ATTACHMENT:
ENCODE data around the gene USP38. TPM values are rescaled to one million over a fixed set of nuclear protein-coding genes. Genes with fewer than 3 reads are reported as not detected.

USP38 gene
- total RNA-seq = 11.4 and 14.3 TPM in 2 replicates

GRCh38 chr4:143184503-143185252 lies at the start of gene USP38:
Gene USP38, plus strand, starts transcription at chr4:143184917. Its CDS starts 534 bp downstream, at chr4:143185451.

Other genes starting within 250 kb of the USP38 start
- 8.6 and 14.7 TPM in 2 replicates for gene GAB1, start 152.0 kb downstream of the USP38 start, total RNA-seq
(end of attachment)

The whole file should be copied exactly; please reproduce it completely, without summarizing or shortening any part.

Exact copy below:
ENCODE data around the gene USP38. TPM values are rescaled to one million over a fixed set of nuclear protein-coding genes. Genes with fewer than 3 reads are reported as not detected.

USP38 gene
- total RNA-seq = 11.4 and 14.3 TPM in 2 replicates

GRCh38 chr4:143184503-143185252 lies at the start of gene USP38:
Gene USP38, plus strand, starts transcription at chr4:143184917. Its CDS starts 534 bp downstream, at chr4:143185451.

Other genes starting within 250 kb of the USP38 start
- 8.6 and 14.7 TPM in 2 replicates for gene GAB1, start 152.0 kb downstream of the USP38 start, total RNA-seq